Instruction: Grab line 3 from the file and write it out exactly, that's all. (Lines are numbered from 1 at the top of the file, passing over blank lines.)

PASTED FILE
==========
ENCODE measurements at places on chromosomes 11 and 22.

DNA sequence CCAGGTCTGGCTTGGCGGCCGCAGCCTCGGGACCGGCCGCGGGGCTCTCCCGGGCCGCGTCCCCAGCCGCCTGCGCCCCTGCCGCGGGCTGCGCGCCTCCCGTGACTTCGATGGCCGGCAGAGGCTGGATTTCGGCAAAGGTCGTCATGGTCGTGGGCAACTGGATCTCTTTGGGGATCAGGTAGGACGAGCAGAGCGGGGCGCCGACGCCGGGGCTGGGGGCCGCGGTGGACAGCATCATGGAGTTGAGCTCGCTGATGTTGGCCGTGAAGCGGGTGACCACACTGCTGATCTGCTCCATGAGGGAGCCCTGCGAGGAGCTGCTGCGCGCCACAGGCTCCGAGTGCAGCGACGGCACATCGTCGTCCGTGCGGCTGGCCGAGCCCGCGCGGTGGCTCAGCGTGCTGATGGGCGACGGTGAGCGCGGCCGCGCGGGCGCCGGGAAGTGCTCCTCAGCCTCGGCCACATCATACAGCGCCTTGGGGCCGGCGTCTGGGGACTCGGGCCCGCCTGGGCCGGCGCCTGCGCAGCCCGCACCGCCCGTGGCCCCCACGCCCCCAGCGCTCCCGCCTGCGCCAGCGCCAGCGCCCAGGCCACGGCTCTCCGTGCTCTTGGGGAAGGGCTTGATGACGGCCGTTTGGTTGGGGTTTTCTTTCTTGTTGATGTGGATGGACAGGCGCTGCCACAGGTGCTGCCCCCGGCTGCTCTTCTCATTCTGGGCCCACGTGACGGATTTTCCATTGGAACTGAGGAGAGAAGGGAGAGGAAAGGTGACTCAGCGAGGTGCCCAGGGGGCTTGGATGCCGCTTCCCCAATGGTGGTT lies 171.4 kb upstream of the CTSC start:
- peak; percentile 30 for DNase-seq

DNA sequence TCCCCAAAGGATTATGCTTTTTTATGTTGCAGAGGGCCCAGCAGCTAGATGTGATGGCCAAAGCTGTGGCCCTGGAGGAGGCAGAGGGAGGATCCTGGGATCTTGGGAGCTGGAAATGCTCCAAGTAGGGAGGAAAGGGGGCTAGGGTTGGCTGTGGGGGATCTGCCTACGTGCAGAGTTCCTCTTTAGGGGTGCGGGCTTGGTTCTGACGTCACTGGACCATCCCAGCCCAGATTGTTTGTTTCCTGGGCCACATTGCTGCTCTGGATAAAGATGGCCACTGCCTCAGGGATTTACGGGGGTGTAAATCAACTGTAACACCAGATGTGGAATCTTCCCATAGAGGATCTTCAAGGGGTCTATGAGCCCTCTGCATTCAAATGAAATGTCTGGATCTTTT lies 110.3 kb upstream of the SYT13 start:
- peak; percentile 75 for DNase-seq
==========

- peak; percentile 30 for DNase-seq